Why Do We Use Heating Fuels?
There are a number of heating systems in the world. Typically these systems all need some sort of fuel to be pumped in and burned, whether that’s oil, natural gas, propane, or even a bucket dumping wood pellets. The question is though, why burn these fuels when it could be cheaper and more convenient to use electrical heat instead? An electric system needs no ducts, pipes, or fuel tanks, and it can be set up as a zone-system with individual heating units in each room.
Old, Reliable Heat
Heating technology is centuries old. Homes in the 18th and 19th century were largely heated with wood stoves and eventually early coal powered central heating systems. Electricity was still a new thing, either used for little magic tricks, lab experiments, or eventually available for lighting in cities.
It’s easy to forget just how slowly electricity spread around the world. In the United States, electricity was a rarity until about the 1950s. In 1935, less than ten percent of homes had electricity. In 1951 the number finally reached 80%. Early heating systems had no choice but to use combustible fuels. These systems had to be fully mechanical to operate.
Combustion systems were the default heating technology and as a result they were the most affordable and reliable way to heat anything. There had just been so many more advances in purely mechanical heating systems and the new entrant to the market, electricity, was too unknown. On top of that, the early electric grid was not the reliable system we have today. Blackouts were more common, equipment wasn’t as reliable, and electrical installations weren’t anywhere near as safe. There weren’t circuit breakers or GFCI outlets, if something shorted, it’d probably arc and burn the house down.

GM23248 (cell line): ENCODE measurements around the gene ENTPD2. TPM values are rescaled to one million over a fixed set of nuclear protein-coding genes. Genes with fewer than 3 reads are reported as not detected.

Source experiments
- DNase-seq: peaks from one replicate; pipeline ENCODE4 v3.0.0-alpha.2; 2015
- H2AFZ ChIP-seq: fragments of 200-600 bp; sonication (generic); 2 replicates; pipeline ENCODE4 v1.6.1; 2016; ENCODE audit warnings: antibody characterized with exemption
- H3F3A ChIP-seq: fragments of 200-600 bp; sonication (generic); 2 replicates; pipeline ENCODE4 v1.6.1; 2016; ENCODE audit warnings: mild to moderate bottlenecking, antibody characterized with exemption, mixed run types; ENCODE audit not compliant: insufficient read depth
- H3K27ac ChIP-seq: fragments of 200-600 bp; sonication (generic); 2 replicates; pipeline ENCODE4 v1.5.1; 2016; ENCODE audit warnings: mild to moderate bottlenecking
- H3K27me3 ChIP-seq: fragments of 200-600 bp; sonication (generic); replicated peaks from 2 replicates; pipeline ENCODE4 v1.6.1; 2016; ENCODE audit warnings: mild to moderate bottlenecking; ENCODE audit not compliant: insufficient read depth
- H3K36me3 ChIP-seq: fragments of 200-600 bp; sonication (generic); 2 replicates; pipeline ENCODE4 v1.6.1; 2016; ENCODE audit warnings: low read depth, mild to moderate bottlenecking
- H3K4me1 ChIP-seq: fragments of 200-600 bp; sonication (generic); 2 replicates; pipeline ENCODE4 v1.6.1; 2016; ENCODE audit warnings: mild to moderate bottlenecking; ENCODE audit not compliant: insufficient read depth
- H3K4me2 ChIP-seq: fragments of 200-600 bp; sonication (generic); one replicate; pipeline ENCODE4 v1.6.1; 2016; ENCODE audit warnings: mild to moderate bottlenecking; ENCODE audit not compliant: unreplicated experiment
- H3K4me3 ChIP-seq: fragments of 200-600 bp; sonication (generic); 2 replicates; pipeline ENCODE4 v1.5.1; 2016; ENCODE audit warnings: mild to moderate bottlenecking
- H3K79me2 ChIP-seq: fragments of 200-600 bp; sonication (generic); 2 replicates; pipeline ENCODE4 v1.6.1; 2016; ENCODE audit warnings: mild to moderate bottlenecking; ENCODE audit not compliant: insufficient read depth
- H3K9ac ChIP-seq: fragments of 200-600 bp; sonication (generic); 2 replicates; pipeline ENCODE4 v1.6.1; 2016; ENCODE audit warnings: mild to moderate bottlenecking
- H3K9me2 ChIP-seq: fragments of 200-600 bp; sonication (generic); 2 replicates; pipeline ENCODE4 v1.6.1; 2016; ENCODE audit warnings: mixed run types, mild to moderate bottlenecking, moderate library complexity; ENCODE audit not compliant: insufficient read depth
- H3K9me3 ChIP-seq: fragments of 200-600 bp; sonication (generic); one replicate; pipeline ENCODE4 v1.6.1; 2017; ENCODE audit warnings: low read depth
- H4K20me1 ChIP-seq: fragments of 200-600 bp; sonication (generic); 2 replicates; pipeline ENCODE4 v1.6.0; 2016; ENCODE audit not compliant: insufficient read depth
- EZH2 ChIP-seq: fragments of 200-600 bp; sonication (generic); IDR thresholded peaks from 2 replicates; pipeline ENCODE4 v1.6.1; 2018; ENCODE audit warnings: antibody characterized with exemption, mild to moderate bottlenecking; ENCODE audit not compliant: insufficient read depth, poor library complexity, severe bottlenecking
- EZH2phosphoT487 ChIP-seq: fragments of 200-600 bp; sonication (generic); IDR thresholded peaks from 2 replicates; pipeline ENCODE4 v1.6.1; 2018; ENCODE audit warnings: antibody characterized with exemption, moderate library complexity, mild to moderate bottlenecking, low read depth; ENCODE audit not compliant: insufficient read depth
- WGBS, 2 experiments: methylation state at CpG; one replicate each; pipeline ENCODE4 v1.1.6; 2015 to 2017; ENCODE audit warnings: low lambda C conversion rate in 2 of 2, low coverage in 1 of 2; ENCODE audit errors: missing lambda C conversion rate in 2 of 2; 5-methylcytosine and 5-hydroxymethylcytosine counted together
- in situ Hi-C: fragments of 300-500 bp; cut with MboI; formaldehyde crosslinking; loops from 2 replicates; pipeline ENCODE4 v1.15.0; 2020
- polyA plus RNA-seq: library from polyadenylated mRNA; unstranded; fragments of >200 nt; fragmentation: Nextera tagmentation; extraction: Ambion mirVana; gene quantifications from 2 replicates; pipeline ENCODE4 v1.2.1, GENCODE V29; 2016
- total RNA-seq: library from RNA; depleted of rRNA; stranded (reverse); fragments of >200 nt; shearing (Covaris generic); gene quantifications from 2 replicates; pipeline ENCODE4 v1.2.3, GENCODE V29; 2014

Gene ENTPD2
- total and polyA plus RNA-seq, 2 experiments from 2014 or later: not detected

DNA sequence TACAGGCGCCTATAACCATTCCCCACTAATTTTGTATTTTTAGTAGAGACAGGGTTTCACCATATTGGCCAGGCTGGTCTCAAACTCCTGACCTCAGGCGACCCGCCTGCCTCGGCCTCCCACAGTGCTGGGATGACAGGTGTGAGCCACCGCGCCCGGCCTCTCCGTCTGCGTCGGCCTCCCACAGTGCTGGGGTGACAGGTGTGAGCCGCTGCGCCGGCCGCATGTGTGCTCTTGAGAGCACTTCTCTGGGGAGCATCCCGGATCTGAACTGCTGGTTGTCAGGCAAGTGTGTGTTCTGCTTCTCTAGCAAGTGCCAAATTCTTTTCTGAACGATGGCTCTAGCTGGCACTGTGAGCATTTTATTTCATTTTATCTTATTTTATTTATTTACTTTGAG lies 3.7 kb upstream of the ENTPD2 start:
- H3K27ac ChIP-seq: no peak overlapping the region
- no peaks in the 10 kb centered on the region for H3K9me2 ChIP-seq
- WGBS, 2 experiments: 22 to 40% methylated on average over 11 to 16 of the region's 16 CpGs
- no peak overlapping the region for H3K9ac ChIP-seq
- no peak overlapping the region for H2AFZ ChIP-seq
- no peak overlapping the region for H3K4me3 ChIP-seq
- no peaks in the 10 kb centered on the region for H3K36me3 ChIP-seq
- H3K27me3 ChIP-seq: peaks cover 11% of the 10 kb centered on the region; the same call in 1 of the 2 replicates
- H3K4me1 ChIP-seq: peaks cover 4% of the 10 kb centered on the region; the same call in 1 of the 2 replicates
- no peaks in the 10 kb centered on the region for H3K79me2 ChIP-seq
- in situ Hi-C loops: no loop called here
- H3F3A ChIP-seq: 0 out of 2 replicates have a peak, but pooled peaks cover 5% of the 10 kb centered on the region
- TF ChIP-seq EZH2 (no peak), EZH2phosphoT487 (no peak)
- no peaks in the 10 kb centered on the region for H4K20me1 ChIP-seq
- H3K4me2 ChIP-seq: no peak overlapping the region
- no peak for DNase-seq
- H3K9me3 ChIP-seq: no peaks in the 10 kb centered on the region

Old Buildings, Old Technology
The massive install base for combustion heating systems has played a large role in making it a dominant provider in heat over time. If your home or facility was built in the 1940s or 1950s, it was probably designed with some form of combustion heating. When it came time to upgrade, it only really made sense to install another similar system that would reuse most of the equipment you already had. You’d install something that used the same tank, pipes, and ductwork.
For decades, new construction would use what people and the builders knew best: combustion heating. Trying something new would be a gamble for home buyers, it’d raise questions, and make selling the building all the more difficult. Not to mention that electrical rates were higher in the past. Adjusting for inflation, the average electrical cost was 14 cents/killowatt-hour in 1960. In 2005 it was nearly half that, 9.25 cents. Gas and oil were cheaper.
New Buildings, New Technology?
Combustion heating will likely remain the dominant source of heating for years to come, but there are questions about how much longer that will be the case. Electrical technology and heating has come a long way in just a few years. After the boom in computers and processing tech of the 80s and 90s, better components have come along to improve the reliability and performance of electrical heat.
Going forward, electrical heating will become an increasingly attractive option. Increases in the popularity and cheapness of solar power will make it possible to heat a building essentially for free. Eventually there will be decreases in the availability of oil and natural gas, they’re a finite resource. Electric heating is the future. It’s only a matter of how long until it takes over.
Categories: Heating Tech